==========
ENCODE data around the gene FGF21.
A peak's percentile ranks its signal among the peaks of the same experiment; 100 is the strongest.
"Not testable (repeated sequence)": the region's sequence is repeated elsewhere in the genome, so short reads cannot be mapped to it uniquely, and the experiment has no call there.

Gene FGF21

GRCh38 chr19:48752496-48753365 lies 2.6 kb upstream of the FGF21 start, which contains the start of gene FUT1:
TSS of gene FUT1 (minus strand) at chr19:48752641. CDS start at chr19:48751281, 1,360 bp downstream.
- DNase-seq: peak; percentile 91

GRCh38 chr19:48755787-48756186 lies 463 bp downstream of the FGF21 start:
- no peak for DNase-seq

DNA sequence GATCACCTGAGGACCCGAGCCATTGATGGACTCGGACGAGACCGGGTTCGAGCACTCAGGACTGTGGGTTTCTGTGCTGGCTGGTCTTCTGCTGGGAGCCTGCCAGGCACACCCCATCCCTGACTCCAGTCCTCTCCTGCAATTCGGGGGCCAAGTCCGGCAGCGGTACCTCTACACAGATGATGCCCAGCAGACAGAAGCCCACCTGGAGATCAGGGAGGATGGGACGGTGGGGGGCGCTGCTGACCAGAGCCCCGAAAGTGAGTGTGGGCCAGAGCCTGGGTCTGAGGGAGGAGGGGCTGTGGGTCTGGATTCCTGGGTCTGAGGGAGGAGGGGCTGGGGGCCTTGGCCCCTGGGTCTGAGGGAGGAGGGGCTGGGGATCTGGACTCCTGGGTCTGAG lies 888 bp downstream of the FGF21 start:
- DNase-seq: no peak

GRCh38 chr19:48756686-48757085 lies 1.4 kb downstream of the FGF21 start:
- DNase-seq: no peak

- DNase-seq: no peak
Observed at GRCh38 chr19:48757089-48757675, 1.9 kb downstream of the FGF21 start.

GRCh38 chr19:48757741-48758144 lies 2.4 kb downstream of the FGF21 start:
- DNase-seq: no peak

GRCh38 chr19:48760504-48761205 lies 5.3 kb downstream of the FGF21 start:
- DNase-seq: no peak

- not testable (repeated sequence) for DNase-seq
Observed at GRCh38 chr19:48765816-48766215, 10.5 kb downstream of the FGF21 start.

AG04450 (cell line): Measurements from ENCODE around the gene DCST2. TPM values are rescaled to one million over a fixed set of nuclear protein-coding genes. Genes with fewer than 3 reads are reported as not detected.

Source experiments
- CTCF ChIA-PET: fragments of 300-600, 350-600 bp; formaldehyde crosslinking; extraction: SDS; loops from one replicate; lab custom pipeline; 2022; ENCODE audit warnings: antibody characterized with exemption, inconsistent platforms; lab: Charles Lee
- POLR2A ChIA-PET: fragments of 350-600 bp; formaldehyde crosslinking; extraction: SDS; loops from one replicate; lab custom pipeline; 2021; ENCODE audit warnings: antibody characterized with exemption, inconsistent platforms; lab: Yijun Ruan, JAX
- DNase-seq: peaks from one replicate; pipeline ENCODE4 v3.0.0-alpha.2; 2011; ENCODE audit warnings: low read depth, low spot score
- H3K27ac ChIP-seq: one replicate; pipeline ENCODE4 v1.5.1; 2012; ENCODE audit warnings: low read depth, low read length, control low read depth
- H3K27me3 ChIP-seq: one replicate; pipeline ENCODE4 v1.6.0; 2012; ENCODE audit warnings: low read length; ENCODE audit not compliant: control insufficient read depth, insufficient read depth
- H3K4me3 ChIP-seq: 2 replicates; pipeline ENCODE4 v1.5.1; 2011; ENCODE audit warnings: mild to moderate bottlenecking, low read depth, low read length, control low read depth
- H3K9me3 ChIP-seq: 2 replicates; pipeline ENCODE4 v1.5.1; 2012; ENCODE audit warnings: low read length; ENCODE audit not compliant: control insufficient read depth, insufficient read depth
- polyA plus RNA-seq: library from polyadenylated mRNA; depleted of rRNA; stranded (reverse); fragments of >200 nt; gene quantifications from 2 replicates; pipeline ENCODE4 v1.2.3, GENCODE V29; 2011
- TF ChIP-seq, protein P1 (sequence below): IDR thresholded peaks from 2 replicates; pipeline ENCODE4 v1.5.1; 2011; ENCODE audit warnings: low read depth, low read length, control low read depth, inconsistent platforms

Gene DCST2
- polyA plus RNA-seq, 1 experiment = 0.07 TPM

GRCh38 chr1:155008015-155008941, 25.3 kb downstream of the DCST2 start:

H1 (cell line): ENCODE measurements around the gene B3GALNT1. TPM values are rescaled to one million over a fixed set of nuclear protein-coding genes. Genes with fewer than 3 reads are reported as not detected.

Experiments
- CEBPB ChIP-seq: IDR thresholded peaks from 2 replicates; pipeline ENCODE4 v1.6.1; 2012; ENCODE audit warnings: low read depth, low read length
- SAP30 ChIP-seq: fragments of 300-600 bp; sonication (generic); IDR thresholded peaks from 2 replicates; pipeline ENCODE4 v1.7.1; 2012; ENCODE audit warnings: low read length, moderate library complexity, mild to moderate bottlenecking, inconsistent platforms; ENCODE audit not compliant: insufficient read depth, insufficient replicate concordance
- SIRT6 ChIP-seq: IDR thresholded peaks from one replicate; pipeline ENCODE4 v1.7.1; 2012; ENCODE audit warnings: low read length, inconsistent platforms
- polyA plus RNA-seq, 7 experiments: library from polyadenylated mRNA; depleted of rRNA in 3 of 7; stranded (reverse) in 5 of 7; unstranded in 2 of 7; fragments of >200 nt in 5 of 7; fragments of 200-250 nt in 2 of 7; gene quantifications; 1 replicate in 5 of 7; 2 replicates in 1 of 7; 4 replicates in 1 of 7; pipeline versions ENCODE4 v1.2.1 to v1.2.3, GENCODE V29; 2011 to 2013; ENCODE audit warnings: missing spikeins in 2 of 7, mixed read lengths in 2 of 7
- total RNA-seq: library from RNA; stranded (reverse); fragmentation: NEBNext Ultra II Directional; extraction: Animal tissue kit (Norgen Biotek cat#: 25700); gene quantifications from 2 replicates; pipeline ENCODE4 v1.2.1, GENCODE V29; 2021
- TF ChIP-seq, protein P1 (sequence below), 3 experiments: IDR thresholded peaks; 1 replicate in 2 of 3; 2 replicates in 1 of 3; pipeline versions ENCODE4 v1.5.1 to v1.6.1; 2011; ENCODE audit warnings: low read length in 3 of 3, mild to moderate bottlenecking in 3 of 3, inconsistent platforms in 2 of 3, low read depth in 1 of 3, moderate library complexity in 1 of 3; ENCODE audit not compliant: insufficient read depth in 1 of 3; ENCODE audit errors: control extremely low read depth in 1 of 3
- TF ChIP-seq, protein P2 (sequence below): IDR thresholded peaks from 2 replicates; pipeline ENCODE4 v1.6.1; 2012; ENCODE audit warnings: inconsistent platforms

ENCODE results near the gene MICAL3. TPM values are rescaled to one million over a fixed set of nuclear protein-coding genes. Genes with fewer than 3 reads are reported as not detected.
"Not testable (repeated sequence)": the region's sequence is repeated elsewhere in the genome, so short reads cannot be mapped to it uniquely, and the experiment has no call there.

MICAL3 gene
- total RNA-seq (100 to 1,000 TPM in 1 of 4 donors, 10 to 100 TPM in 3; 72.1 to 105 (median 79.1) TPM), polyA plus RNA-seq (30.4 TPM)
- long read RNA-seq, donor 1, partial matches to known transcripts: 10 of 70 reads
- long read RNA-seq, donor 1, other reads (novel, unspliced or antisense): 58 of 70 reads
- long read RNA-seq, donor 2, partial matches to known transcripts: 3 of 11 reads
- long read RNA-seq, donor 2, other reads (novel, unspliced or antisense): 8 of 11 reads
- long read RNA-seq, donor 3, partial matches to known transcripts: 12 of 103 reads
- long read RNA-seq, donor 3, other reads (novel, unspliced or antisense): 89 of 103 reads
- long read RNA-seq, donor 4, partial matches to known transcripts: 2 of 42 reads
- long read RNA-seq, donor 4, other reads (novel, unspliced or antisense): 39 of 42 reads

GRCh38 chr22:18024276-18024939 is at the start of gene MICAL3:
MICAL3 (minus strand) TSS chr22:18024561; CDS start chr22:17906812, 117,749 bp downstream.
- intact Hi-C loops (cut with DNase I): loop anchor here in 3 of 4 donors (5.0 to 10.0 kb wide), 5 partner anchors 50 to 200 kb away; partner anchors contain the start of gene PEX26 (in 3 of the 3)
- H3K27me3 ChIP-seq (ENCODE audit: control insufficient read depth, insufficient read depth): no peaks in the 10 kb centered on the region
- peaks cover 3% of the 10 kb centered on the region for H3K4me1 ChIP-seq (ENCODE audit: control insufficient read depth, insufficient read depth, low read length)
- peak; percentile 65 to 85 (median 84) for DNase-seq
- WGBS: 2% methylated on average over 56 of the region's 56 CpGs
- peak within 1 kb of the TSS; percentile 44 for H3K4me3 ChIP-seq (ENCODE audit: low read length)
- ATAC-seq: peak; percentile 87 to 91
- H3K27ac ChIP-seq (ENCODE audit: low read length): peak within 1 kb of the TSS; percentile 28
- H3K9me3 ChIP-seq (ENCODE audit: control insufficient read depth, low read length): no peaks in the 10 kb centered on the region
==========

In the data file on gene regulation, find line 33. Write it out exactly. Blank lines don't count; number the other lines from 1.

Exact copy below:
Gene DCST2